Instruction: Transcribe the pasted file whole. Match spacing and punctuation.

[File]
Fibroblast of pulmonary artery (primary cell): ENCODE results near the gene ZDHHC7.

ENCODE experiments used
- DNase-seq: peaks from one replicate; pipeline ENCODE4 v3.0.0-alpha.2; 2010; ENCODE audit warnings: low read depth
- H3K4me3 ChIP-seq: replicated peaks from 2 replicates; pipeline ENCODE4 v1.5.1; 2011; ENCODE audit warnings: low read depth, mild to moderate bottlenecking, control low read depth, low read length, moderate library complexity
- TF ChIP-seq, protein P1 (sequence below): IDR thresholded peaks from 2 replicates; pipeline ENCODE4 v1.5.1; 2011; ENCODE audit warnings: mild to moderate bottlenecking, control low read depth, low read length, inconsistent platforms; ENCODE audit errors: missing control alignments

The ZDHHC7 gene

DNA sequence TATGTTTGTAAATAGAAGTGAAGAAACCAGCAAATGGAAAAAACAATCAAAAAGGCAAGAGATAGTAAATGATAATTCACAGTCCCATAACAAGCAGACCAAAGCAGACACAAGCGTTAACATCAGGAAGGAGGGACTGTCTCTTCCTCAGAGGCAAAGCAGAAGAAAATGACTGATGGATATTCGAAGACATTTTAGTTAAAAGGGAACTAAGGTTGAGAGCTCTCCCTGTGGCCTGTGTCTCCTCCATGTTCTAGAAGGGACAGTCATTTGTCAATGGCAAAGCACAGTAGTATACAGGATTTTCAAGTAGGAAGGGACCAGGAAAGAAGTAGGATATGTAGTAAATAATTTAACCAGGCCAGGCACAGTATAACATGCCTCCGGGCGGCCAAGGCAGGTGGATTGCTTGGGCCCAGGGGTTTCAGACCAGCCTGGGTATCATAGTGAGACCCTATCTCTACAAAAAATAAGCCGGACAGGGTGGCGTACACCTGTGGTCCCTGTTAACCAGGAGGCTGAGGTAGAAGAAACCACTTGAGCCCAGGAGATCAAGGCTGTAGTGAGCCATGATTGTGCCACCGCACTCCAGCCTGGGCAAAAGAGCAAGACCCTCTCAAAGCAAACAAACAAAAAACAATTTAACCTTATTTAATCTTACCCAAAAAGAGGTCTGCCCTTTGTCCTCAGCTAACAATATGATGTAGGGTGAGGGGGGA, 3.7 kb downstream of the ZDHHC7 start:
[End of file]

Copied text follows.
Fibroblast of pulmonary artery (primary cell): ENCODE results near the gene ZDHHC7.

ENCODE experiments used
- DNase-seq: peaks from one replicate; pipeline ENCODE4 v3.0.0-alpha.2; 2010; ENCODE audit warnings: low read depth
- H3K4me3 ChIP-seq: replicated peaks from 2 replicates; pipeline ENCODE4 v1.5.1; 2011; ENCODE audit warnings: low read depth, mild to moderate bottlenecking, control low read depth, low read length, moderate library complexity
- TF ChIP-seq, protein P1 (sequence below): IDR thresholded peaks from 2 replicates; pipeline ENCODE4 v1.5.1; 2011; ENCODE audit warnings: mild to moderate bottlenecking, control low read depth, low read length, inconsistent platforms; ENCODE audit errors: missing control alignments

The ZDHHC7 gene

DNA sequence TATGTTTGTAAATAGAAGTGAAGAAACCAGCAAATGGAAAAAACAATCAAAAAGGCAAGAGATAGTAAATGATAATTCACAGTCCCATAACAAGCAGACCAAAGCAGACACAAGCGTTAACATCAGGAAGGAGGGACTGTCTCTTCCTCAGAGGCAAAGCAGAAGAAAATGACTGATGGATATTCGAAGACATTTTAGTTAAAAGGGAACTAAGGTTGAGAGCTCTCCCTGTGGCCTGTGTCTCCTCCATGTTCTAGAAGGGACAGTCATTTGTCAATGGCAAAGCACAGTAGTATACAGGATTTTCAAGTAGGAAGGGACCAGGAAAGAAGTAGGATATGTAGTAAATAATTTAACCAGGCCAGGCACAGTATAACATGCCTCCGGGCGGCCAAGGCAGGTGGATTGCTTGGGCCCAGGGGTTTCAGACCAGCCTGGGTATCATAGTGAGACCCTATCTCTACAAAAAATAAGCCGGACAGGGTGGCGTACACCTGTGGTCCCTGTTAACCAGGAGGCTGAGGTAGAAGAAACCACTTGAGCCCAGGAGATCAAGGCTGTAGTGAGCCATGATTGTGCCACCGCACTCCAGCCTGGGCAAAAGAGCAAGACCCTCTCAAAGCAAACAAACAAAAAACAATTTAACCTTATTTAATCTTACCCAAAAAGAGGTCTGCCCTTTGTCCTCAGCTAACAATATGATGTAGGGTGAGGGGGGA, 3.7 kb downstream of the ZDHHC7 start: